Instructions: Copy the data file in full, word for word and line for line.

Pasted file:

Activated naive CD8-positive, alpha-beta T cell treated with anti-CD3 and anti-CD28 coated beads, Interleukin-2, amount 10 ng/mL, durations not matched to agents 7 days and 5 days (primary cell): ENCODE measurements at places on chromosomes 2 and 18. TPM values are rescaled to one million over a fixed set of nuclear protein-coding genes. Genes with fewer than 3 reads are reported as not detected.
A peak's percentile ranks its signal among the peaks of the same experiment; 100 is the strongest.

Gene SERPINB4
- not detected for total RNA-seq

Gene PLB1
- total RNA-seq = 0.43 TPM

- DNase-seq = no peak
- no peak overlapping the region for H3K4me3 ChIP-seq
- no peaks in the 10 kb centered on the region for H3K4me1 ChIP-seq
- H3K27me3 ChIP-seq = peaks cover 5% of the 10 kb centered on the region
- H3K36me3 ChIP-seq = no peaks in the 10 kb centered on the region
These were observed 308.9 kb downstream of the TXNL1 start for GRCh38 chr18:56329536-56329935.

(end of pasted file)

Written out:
Activated naive CD8-positive, alpha-beta T cell treated with anti-CD3 and anti-CD28 coated beads, Interleukin-2, amount 10 ng/mL, durations not matched to agents 7 days and 5 days (primary cell): ENCODE measurements at places on chromosomes 2 and 18. TPM values are rescaled to one million over a fixed set of nuclear protein-coding genes. Genes with fewer than 3 reads are reported as not detected.
A peak's percentile ranks its signal among the peaks of the same experiment; 100 is the strongest.

Gene SERPINB4
- not detected for total RNA-seq

Gene PLB1
- total RNA-seq = 0.43 TPM

- DNase-seq = no peak
- no peak overlapping the region for H3K4me3 ChIP-seq
- no peaks in the 10 kb centered on the region for H3K4me1 ChIP-seq
- H3K27me3 ChIP-seq = peaks cover 5% of the 10 kb centered on the region
- H3K36me3 ChIP-seq = no peaks in the 10 kb centered on the region
These were observed 308.9 kb downstream of the TXNL1 start for GRCh38 chr18:56329536-56329935.